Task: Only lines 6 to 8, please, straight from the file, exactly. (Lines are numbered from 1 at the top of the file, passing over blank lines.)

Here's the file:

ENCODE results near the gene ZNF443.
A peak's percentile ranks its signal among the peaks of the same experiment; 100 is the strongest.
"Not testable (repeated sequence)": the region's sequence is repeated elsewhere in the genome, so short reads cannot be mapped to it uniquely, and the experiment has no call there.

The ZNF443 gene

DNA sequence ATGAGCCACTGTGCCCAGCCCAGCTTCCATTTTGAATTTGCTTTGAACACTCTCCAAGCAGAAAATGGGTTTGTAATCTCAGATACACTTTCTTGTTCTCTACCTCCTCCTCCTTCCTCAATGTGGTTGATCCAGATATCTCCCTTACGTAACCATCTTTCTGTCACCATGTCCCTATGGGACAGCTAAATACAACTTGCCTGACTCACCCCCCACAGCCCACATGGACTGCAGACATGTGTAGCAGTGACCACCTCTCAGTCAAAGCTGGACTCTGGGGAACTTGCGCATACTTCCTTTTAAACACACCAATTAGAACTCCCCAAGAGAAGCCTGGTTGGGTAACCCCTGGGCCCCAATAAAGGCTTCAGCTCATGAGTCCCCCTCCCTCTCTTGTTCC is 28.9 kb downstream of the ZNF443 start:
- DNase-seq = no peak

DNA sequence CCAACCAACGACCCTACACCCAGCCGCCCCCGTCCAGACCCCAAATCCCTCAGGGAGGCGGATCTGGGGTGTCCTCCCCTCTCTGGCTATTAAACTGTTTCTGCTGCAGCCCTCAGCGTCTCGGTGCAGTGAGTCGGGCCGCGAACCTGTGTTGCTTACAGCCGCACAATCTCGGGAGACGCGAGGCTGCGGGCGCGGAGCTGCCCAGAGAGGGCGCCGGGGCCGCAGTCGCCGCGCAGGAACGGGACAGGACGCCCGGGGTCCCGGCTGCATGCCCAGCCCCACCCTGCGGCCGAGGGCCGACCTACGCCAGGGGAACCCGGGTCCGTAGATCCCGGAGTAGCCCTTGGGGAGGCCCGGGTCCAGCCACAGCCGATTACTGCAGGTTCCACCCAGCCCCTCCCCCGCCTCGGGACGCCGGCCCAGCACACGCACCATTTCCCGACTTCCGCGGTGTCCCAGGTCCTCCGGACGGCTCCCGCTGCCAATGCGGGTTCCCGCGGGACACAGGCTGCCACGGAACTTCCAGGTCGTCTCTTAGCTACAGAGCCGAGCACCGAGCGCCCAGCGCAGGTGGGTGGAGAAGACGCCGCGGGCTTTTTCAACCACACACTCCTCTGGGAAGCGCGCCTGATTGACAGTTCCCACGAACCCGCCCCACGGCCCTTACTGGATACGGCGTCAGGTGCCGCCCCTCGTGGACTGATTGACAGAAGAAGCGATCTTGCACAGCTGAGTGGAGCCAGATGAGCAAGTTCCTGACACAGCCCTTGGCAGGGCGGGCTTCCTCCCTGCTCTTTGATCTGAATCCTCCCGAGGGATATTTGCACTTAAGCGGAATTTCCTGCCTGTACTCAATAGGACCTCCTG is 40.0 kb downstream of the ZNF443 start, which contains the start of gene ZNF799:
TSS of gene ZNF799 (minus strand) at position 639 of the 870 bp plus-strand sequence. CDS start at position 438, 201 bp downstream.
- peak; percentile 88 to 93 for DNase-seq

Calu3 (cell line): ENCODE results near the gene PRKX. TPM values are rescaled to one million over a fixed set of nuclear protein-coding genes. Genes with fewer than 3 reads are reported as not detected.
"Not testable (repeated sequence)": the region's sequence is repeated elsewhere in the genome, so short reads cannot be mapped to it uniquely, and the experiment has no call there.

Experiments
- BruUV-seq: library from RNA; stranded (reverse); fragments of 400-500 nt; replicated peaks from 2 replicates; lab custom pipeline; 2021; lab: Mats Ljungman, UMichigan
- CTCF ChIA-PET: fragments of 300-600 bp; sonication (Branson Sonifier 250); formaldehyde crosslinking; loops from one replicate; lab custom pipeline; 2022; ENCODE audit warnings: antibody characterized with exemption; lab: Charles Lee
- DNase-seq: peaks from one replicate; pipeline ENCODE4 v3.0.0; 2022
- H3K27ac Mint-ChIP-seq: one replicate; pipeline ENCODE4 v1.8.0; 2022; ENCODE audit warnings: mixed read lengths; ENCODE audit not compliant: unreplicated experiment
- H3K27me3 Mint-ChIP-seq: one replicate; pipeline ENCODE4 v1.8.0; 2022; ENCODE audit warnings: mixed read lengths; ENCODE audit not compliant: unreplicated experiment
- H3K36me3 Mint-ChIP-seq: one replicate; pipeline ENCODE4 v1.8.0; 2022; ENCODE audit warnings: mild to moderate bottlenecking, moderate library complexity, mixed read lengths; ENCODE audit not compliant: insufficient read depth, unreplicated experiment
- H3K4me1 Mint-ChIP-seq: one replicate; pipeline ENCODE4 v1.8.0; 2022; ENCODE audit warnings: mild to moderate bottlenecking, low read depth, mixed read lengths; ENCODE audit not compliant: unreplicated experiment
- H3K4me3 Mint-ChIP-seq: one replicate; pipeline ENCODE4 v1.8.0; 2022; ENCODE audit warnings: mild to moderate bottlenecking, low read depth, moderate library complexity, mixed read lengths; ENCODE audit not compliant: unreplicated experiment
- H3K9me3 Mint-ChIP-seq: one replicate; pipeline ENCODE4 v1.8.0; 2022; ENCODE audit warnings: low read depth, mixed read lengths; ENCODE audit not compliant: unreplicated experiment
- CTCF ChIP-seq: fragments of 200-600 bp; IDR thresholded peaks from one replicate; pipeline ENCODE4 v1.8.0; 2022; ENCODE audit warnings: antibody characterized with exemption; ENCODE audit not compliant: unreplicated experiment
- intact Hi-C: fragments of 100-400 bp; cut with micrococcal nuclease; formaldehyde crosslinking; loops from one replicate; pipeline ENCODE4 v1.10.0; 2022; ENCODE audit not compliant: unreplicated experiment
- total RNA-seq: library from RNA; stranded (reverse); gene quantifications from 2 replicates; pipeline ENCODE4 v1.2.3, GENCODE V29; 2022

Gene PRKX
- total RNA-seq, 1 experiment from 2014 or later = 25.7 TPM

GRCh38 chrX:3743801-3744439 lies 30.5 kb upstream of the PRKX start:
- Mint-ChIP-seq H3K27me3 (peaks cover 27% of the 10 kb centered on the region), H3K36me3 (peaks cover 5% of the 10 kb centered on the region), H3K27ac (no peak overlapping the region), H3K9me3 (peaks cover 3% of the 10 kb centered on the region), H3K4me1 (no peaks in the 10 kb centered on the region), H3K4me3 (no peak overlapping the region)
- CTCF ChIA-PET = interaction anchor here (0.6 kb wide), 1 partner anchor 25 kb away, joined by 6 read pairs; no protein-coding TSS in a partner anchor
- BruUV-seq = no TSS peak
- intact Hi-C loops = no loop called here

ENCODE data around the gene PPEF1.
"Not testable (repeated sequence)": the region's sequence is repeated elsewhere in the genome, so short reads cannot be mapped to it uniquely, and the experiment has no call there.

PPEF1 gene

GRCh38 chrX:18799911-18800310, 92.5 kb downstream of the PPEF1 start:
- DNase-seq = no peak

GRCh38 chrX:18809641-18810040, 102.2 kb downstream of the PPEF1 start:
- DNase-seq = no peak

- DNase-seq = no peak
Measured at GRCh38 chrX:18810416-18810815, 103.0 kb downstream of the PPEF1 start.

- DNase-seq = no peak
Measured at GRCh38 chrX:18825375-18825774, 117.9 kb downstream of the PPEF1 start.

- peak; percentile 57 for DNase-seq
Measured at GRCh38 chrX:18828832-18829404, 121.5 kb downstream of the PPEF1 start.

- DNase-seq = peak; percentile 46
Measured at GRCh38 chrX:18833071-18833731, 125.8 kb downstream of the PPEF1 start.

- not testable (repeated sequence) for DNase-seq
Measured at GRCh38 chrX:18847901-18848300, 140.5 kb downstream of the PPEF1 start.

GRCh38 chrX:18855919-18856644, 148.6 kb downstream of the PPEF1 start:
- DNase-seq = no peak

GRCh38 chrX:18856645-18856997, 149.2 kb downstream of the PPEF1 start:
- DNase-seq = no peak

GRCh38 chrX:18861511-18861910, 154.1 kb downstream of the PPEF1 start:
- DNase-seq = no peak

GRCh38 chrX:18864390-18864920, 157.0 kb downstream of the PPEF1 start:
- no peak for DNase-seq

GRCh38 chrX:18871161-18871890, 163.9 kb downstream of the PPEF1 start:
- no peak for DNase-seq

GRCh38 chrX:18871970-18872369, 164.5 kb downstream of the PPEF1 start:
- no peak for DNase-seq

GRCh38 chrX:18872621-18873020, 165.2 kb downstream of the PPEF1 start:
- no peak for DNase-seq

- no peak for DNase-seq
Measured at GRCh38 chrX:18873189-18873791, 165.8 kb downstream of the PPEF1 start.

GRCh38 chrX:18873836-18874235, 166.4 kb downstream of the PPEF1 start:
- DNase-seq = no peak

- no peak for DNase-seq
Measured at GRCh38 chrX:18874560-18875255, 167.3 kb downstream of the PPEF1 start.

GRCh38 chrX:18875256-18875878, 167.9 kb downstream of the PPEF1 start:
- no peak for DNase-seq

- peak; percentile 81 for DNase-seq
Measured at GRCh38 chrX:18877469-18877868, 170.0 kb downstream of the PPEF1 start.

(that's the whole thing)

- DNase-seq = no peak

DNA sequence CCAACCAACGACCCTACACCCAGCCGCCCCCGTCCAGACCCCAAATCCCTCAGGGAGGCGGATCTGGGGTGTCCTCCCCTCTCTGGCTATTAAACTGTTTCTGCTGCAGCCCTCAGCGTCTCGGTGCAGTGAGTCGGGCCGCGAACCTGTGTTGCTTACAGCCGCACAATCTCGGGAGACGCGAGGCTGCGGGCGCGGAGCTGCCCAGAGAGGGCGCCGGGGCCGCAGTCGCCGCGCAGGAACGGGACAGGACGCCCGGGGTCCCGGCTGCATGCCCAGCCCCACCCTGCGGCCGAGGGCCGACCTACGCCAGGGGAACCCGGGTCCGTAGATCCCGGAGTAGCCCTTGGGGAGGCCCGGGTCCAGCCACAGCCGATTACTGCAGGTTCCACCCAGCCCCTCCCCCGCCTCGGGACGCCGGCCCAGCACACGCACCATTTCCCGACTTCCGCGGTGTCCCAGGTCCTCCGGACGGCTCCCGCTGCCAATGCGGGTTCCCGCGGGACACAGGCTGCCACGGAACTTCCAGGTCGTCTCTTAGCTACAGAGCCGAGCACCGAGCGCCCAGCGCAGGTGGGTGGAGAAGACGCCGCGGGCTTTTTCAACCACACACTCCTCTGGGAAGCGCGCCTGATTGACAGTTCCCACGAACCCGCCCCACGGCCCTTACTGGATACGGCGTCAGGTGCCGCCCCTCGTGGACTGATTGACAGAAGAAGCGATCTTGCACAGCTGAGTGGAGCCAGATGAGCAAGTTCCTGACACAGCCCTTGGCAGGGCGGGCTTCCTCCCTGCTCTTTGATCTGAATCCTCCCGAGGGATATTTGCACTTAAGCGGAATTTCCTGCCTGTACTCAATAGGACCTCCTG is 40.0 kb downstream of the ZNF443 start, which contains the start of gene ZNF799:
TSS of gene ZNF799 (minus strand) at position 639 of the 870 bp plus-strand sequence. CDS start at position 438, 201 bp downstream.